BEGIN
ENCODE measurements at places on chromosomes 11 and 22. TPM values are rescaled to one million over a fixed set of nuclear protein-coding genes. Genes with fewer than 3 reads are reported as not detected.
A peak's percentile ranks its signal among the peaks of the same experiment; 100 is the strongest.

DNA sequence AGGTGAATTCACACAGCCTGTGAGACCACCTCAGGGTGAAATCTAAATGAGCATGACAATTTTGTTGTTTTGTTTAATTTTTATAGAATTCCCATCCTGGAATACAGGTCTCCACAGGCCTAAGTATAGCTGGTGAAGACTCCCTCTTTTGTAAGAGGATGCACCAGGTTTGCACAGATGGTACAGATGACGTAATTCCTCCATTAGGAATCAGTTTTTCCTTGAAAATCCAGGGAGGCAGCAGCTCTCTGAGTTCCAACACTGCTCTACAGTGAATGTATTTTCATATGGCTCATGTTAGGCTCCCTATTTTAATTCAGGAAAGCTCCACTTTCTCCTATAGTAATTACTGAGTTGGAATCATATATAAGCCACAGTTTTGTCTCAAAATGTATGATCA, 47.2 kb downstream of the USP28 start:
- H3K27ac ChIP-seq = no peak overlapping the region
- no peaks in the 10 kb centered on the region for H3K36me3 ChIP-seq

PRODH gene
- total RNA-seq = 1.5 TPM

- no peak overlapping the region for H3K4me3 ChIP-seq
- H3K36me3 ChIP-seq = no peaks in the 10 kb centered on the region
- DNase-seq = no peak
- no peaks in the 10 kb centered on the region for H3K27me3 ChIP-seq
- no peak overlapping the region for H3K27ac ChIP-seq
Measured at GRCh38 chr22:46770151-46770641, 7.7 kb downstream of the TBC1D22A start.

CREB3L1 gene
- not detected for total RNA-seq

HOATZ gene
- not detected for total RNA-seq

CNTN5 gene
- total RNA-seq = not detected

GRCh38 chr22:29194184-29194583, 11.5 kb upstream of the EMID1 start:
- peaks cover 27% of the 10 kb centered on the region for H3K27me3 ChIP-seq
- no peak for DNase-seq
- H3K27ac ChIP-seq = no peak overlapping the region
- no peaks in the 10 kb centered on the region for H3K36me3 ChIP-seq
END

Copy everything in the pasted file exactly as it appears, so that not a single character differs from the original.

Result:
ENCODE measurements at places on chromosomes 11 and 22. TPM values are rescaled to one million over a fixed set of nuclear protein-coding genes. Genes with fewer than 3 reads are reported as not detected.
A peak's percentile ranks its signal among the peaks of the same experiment; 100 is the strongest.

DNA sequence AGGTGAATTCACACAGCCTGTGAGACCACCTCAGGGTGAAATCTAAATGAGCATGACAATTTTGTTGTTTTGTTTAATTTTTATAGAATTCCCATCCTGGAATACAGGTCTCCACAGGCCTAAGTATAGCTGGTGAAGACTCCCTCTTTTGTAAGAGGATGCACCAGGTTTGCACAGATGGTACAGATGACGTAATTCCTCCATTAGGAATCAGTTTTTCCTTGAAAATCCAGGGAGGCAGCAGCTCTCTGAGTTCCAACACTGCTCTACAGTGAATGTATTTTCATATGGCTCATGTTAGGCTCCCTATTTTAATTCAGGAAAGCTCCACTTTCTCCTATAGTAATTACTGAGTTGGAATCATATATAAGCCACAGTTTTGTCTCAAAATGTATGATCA, 47.2 kb downstream of the USP28 start:
- H3K27ac ChIP-seq = no peak overlapping the region
- no peaks in the 10 kb centered on the region for H3K36me3 ChIP-seq

PRODH gene
- total RNA-seq = 1.5 TPM

- no peak overlapping the region for H3K4me3 ChIP-seq
- H3K36me3 ChIP-seq = no peaks in the 10 kb centered on the region
- DNase-seq = no peak
- no peaks in the 10 kb centered on the region for H3K27me3 ChIP-seq
- no peak overlapping the region for H3K27ac ChIP-seq
Measured at GRCh38 chr22:46770151-46770641, 7.7 kb downstream of the TBC1D22A start.

CREB3L1 gene
- not detected for total RNA-seq

HOATZ gene
- not detected for total RNA-seq

CNTN5 gene
- total RNA-seq = not detected

GRCh38 chr22:29194184-29194583, 11.5 kb upstream of the EMID1 start:
- peaks cover 27% of the 10 kb centered on the region for H3K27me3 ChIP-seq
- no peak for DNase-seq
- H3K27ac ChIP-seq = no peak overlapping the region
- no peaks in the 10 kb centered on the region for H3K36me3 ChIP-seq